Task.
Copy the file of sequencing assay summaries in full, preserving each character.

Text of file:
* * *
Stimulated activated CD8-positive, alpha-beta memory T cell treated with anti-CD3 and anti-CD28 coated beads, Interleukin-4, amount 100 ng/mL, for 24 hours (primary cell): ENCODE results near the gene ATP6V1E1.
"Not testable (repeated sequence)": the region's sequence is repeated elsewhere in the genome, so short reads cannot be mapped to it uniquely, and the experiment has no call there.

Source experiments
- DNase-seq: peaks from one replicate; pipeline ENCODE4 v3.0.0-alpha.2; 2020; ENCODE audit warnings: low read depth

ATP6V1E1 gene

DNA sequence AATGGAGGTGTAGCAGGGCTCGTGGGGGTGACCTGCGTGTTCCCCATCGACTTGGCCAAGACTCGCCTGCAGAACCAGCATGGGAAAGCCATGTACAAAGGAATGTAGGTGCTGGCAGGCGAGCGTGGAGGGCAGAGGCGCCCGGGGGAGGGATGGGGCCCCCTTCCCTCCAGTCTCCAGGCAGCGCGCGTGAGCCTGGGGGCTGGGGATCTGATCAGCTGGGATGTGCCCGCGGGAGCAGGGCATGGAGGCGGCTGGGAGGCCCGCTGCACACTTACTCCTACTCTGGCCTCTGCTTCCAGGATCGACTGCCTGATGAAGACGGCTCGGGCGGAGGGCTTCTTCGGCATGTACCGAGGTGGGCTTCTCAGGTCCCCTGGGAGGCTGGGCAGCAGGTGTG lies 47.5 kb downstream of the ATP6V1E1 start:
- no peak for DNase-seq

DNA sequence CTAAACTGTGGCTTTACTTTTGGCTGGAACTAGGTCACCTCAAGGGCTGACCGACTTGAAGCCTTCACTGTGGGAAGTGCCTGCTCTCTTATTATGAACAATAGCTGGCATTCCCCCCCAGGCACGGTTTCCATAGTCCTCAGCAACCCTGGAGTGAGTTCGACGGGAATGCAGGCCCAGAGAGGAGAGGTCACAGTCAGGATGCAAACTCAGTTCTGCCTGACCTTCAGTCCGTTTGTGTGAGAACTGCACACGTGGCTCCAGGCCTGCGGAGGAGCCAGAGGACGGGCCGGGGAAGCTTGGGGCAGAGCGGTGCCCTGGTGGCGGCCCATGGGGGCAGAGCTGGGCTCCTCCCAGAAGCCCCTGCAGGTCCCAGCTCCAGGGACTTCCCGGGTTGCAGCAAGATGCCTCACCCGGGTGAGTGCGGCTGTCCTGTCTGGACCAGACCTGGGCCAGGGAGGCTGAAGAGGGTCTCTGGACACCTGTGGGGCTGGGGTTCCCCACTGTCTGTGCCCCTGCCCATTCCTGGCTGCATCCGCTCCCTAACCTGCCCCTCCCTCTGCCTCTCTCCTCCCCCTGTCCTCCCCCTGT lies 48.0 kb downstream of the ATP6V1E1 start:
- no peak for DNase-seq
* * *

Stimulated activated CD8-positive, alpha-beta memory T cell treated with anti-CD3 and anti-CD28 coated beads, Interleukin-4, amount 100 ng/mL, for 24 hours (primary cell): ENCODE results near the gene ATP6V1E1.
"Not testable (repeated sequence)": the region's sequence is repeated elsewhere in the genome, so short reads cannot be mapped to it uniquely, and the experiment has no call there.

Source experiments
- DNase-seq: peaks from one replicate; pipeline ENCODE4 v3.0.0-alpha.2; 2020; ENCODE audit warnings: low read depth

ATP6V1E1 gene

DNA sequence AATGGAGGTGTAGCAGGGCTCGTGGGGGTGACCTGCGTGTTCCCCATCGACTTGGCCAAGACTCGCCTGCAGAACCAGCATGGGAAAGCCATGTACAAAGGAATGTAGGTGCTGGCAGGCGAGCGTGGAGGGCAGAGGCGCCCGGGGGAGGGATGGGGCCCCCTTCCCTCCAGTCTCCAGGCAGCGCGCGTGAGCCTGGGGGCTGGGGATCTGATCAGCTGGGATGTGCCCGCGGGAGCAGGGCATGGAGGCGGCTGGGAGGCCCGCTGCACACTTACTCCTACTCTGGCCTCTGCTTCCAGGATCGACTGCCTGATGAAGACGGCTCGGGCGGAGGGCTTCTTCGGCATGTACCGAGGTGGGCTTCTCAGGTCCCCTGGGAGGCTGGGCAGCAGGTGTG lies 47.5 kb downstream of the ATP6V1E1 start:
- no peak for DNase-seq

DNA sequence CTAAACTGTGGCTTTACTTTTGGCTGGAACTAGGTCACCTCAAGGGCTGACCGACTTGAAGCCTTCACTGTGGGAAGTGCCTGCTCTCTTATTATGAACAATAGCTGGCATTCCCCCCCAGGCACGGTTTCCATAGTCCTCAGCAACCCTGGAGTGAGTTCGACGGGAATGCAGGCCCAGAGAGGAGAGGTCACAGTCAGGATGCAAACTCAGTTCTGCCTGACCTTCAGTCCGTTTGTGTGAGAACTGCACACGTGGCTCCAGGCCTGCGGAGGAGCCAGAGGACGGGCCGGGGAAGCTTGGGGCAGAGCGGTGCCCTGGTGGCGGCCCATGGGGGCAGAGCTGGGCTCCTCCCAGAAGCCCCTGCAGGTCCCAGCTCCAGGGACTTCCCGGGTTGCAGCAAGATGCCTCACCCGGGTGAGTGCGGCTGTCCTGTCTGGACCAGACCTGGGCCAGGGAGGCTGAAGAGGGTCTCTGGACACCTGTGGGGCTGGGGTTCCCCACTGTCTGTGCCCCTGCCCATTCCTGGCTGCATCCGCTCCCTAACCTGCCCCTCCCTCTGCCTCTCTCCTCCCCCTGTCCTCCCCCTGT lies 48.0 kb downstream of the ATP6V1E1 start:
- no peak for DNase-seq